“Sentencing them at Preston Crown Court Sessions House, Recorder Julian Shaw told them: ‘There is no place for any religious or honour based violence. It’s abhorrent, it’s against your religion, it’s unlawful.” Did Julian Shaw study Islam? He seems to know all about it, but it is unlikely that he is aware of these facts:
Muslims commit 91 percent of honor killings worldwide. A manual of Islamic law certified as a reliable guide to Sunni orthodoxy by Al-Azhar University, the most respected authority in Sunni Islam, says that “retaliation is obligatory against anyone who kills a human being purely intentionally and without right.” However, “not subject to retaliation” is “a father or mother (or their fathers or mothers) for killing their offspring, or offspring’s offspring.” (‘Umdat al-Salik o1.1-2). In other words, someone who kills his child incurs no legal penalty under Islamic law. In this case, of course, the victim was the murderer’s wife, a victim to the culture of violence and intimidation that such laws help create.
The Palestinian Authority gives pardons or suspended sentences for honor murders. Iraqi women have asked for tougher sentences for Islamic honor murderers, who get off lightly now. Syria in 2009 scrapped a law limiting the length of sentences for honor killings, but “the new law says a man can still benefit from extenuating circumstances in crimes of passion or honour ‘provided he serves a prison term of no less than two years in the case of killing.’” And in 2003 the Jordanian Parliament voted down on Islamic grounds a provision designed to stiffen penalties for honor killings. Al-Jazeera reported that “Islamists and conservatives said the laws violated religious traditions and would destroy families and values.”
Until the encouragement Islamic law gives to honor killing is acknowledged and confronted, more women will suffer.
Three Asian men who carried out an ‘honour attack’ on the boyfriend of one of their sisters have all avoided prison terms.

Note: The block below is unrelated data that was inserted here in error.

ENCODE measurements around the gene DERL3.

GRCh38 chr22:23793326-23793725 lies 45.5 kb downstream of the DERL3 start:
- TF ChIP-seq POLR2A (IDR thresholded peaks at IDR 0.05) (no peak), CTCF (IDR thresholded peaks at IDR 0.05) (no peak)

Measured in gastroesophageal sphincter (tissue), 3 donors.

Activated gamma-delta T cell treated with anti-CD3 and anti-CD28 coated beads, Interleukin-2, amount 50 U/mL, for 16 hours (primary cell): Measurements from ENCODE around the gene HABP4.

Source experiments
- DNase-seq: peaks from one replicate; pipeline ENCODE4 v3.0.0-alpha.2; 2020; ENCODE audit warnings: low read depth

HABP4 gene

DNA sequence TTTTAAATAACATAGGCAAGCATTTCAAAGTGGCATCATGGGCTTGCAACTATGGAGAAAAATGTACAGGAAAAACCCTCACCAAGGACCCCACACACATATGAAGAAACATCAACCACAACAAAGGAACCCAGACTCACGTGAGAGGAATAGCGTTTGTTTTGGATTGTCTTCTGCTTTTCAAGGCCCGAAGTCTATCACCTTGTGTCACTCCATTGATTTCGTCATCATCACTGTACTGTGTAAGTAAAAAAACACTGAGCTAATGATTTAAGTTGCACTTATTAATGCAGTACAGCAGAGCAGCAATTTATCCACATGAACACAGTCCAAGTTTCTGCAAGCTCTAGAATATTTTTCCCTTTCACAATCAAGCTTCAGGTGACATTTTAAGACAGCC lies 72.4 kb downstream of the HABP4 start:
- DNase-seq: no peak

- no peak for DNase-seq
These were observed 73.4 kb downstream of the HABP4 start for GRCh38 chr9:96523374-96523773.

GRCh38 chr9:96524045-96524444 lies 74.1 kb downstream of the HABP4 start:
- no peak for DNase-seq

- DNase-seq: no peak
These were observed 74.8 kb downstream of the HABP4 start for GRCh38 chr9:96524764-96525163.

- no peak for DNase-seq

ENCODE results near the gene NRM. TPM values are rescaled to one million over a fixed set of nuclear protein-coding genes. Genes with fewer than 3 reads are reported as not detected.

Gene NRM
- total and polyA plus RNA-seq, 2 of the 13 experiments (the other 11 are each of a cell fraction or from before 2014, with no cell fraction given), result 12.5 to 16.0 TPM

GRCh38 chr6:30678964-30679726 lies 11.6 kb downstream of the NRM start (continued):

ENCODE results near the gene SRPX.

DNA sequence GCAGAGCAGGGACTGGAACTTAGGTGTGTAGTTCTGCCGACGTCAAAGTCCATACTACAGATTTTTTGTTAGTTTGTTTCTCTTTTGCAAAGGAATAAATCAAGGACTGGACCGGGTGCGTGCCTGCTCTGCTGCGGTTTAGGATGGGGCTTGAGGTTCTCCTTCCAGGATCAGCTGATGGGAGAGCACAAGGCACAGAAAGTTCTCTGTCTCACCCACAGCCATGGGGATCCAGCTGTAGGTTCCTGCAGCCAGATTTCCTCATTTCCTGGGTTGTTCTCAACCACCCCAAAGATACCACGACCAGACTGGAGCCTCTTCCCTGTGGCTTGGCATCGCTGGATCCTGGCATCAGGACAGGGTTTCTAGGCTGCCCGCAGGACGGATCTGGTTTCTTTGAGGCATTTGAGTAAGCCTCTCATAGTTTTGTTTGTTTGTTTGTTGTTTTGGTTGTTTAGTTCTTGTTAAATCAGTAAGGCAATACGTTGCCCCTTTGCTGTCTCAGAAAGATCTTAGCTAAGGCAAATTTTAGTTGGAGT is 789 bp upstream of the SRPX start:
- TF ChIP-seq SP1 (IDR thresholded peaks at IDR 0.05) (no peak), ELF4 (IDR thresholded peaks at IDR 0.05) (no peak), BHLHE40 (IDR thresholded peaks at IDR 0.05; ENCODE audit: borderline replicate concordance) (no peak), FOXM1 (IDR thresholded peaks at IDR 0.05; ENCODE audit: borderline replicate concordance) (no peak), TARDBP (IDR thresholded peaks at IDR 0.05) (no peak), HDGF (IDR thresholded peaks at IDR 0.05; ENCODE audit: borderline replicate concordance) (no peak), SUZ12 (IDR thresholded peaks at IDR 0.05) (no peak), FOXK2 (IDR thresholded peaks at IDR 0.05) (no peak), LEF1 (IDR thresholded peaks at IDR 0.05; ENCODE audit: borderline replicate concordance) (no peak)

Kasim Ali, 25, and his cousins Adeel Ali, 20, and Razi Khalid, 18, targeted Aquib Baig because their family did not approve of him seeing their sister, a court was told.
They rammed his car before chasing him into a corner store in Blackburn, Lancashire, where they kicked and beat him in front of horrified shoppers.
Despite a judge condemning the violence, the trio were this week spared jail for their attack on Mr Baig, which took place on April 13.
Sentencing them at Preston Crown Court Sessions House, Recorder Julian Shaw told them: ‘There is no place for any religious or honour based violence.
‘It’s abhorrent, it’s against your religion, it’s unlawful. I have had to see the violence perpetrated.
‘Mercifully, perhaps more by luck than judgement, the victim didn’t sustain more serious injuries.
‘He was attacked by all three of you together at the same time despite attempts by member of the public to break it up and despite the perception that he offered no violence towards you at all.’
Prosecutor Sarah Gruffydd told the court how Mr Baig was in a relationship with Kasim Ali’s sister, causing upset among the extended family.
Miss Gruffydd said: ‘It was a relationship which was disapproved of by Ali and the rest of his family. This is an honour-based violence case.’
She told the court the three attackers drove their car into Mr Baig’s before chasing him into a shop and attacking him.
The court heard that the beating only came to an end after members of the public got in between the defendants.
The victim was taken to hospital where he was found to have bruising to his forehead and left eye, grazes to his cheek and swelling to his head. He also had injuries to his chest and back, the court heard.
Miss Gruffydd added: ‘It was a group action and a sustained assault. There was kicking and stamping and an attempt to cause more serious harm.’
Defending Kasim Ali, Ben Morris said: ‘I’m not too sure what honour-based means. If this was a young man from Liverpool, not of the Muslim faith, who didn’t approve, he may well take steps to stop his sister from heading down a particular road.
‘He is a sensible chap who doesn’t hang about with the wrong sort and this is entirely out of character for him.
‘The family are together and reunited. There is no rift between sister and brother or father and son.’
Darren Preston, for Adeel Ali, also refuted claims it was an honour attack.
He told the court: ‘Whatever it was that sparked that violence in this young man, it was nothing to do with this honour-attack, as the prosecution has put it.
‘He was angry for a specific reason, perhaps for a good one but of course that’s no excuse.’…